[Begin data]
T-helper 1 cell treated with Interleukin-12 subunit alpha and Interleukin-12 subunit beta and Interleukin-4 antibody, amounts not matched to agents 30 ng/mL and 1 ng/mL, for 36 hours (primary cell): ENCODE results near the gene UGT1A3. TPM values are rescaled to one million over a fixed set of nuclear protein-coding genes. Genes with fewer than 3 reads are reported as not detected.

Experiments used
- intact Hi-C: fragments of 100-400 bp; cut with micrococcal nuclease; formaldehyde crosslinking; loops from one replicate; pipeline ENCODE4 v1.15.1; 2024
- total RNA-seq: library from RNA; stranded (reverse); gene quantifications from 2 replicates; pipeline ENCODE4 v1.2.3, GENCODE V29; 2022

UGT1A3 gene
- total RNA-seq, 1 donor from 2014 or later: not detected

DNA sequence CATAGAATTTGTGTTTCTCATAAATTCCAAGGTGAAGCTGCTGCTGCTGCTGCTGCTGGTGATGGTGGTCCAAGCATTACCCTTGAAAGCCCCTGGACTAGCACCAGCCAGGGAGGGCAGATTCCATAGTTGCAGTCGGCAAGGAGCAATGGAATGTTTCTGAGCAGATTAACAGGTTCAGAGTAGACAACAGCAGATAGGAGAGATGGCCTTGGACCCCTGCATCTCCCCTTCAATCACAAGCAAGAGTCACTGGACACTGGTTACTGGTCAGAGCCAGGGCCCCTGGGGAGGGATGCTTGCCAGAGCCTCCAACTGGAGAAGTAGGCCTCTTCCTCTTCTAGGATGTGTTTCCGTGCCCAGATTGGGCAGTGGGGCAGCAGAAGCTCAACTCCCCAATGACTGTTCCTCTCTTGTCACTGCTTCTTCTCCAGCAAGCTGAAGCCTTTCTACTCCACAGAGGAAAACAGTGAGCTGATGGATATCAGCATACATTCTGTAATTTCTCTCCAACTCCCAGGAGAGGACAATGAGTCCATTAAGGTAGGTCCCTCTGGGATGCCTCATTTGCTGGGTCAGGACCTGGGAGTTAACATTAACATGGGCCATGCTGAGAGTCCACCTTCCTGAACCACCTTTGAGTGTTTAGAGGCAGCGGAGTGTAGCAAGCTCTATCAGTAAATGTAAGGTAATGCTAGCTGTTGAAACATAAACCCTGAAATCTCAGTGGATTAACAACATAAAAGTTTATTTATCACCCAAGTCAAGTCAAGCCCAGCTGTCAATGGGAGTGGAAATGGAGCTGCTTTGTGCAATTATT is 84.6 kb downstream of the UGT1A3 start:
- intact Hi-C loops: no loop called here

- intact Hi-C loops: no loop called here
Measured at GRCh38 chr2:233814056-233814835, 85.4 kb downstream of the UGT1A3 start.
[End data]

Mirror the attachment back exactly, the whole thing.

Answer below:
T-helper 1 cell treated with Interleukin-12 subunit alpha and Interleukin-12 subunit beta and Interleukin-4 antibody, amounts not matched to agents 30 ng/mL and 1 ng/mL, for 36 hours (primary cell): ENCODE results near the gene UGT1A3. TPM values are rescaled to one million over a fixed set of nuclear protein-coding genes. Genes with fewer than 3 reads are reported as not detected.

Experiments used
- intact Hi-C: fragments of 100-400 bp; cut with micrococcal nuclease; formaldehyde crosslinking; loops from one replicate; pipeline ENCODE4 v1.15.1; 2024
- total RNA-seq: library from RNA; stranded (reverse); gene quantifications from 2 replicates; pipeline ENCODE4 v1.2.3, GENCODE V29; 2022

UGT1A3 gene
- total RNA-seq, 1 donor from 2014 or later: not detected

DNA sequence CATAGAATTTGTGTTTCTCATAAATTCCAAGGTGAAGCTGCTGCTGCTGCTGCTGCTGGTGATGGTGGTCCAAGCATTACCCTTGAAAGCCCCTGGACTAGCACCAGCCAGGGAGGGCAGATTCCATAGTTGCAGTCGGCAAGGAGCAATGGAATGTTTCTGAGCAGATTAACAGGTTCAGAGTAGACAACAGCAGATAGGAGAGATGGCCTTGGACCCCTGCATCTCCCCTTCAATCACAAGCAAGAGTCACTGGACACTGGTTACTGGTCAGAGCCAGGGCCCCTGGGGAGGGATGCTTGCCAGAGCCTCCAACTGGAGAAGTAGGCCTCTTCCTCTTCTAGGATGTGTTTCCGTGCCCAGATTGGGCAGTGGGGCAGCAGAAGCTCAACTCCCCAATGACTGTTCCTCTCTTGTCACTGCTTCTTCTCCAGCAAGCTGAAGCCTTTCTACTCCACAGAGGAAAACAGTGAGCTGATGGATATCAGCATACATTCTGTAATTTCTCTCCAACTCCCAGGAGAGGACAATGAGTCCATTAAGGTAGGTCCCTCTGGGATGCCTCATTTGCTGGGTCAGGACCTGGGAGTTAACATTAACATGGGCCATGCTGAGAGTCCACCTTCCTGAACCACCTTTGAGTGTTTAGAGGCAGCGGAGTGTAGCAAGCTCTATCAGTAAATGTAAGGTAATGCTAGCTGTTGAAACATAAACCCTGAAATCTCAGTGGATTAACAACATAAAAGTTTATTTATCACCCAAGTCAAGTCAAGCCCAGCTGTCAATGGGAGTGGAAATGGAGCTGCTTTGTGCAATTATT is 84.6 kb downstream of the UGT1A3 start:
- intact Hi-C loops: no loop called here

- intact Hi-C loops: no loop called here
Measured at GRCh38 chr2:233814056-233814835, 85.4 kb downstream of the UGT1A3 start.